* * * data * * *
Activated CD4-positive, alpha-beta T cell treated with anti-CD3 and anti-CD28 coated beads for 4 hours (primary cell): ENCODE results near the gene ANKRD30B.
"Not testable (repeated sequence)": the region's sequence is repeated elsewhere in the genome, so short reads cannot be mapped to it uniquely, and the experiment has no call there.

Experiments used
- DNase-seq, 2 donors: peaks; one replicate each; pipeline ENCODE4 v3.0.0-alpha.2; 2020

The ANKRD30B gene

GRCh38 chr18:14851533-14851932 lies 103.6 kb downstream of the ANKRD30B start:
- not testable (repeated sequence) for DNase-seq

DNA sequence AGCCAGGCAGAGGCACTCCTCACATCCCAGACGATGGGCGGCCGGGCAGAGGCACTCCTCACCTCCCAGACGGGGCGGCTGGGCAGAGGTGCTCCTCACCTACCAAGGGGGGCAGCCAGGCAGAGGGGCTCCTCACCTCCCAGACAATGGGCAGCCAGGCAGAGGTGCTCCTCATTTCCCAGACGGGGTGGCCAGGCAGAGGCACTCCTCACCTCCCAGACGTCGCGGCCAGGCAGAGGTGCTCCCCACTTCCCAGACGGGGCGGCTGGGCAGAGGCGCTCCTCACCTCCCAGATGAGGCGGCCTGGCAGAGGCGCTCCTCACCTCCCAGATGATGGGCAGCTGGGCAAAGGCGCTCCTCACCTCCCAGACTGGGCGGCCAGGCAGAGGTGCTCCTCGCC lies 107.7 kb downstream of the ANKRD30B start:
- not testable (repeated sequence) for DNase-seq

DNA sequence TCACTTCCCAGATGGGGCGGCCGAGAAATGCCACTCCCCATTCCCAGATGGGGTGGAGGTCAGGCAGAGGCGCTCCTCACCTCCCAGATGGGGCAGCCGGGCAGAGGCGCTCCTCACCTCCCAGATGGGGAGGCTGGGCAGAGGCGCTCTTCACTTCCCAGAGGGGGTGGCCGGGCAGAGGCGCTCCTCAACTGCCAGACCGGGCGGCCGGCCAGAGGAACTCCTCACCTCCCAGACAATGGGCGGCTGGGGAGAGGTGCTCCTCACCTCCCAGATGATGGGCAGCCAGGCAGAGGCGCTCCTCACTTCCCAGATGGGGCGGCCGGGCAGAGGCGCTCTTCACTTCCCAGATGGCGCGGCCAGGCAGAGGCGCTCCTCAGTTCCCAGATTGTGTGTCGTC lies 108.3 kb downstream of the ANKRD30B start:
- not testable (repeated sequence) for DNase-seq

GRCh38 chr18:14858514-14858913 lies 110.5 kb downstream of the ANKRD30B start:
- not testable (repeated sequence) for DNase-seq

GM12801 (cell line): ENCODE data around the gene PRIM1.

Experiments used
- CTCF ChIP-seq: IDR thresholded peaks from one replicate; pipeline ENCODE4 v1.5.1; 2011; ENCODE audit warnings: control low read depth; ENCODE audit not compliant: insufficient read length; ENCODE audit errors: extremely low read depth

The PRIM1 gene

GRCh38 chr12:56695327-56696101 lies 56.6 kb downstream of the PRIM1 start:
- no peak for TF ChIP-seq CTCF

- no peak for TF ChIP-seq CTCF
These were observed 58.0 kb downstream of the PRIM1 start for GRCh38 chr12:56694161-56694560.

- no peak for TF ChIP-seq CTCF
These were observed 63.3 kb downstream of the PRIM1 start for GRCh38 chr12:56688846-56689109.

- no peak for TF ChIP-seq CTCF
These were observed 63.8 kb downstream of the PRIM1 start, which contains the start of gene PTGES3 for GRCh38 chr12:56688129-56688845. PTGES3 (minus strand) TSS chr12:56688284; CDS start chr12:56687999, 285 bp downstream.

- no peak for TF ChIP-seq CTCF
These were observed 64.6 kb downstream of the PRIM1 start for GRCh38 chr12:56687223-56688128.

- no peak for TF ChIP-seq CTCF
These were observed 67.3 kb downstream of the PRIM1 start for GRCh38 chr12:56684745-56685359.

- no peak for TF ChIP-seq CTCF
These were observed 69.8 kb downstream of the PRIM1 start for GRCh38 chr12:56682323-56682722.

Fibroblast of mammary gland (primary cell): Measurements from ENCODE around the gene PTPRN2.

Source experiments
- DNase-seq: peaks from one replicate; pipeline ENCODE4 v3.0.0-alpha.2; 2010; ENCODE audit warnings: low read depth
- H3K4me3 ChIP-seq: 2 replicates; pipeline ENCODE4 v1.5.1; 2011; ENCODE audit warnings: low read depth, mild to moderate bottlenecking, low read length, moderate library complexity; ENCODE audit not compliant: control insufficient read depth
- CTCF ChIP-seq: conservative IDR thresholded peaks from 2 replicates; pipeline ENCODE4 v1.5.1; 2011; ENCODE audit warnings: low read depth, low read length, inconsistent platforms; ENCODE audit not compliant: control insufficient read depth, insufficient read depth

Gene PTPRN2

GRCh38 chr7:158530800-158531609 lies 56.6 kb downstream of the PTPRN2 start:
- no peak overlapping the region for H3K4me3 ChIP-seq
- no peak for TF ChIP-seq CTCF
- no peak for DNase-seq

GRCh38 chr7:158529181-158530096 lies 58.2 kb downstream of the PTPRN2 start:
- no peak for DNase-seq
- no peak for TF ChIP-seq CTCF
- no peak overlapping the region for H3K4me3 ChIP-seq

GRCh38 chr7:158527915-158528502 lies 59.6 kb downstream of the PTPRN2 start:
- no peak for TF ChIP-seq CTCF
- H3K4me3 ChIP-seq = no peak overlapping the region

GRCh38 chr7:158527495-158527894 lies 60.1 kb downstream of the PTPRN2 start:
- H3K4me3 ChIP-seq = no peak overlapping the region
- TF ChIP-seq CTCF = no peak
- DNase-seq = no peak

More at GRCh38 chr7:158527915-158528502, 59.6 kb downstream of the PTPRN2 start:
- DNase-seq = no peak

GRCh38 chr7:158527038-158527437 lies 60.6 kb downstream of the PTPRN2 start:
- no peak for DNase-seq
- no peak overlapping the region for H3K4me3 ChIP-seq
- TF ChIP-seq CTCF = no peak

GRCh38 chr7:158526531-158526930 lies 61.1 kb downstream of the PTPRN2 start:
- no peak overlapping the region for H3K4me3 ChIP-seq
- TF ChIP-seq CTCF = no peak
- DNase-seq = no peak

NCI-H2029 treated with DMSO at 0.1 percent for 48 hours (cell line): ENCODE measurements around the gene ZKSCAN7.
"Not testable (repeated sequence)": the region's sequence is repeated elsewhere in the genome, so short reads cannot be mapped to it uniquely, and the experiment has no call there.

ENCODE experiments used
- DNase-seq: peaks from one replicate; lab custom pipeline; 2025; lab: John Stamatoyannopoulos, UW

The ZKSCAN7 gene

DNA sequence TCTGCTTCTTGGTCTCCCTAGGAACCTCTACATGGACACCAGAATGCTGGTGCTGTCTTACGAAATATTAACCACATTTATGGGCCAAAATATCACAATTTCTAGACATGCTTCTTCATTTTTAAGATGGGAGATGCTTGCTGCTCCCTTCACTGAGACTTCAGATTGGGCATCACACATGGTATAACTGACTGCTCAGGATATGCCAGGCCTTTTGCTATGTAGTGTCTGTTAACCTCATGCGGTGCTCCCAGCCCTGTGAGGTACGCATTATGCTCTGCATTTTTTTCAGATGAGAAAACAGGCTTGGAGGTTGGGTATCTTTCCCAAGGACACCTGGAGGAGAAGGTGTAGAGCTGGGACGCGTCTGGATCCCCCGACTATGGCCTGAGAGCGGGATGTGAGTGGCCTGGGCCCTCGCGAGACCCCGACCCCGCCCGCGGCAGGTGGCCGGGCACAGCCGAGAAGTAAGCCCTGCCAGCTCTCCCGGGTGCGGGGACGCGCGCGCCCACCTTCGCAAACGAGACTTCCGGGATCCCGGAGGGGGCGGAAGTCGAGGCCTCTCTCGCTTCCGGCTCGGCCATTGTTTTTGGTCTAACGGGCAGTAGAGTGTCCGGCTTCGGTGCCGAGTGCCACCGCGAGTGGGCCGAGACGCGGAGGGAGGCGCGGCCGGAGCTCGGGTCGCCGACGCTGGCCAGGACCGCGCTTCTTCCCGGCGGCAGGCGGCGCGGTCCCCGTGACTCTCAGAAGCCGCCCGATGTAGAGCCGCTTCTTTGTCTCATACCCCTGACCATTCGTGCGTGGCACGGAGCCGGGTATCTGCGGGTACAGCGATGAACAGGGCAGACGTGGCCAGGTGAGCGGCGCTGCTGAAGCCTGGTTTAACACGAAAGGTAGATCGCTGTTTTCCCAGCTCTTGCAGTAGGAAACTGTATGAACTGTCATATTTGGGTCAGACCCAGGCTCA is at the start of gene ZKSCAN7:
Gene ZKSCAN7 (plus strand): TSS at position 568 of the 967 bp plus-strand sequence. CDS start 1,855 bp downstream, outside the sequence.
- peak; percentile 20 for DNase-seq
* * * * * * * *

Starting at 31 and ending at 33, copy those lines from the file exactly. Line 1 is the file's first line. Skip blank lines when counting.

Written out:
These were observed 69.8 kb downstream of the PRIM1 start for GRCh38 chr12:56682323-56682722.

Fibroblast of mammary gland (primary cell): Measurements from ENCODE around the gene PTPRN2.

Source experiments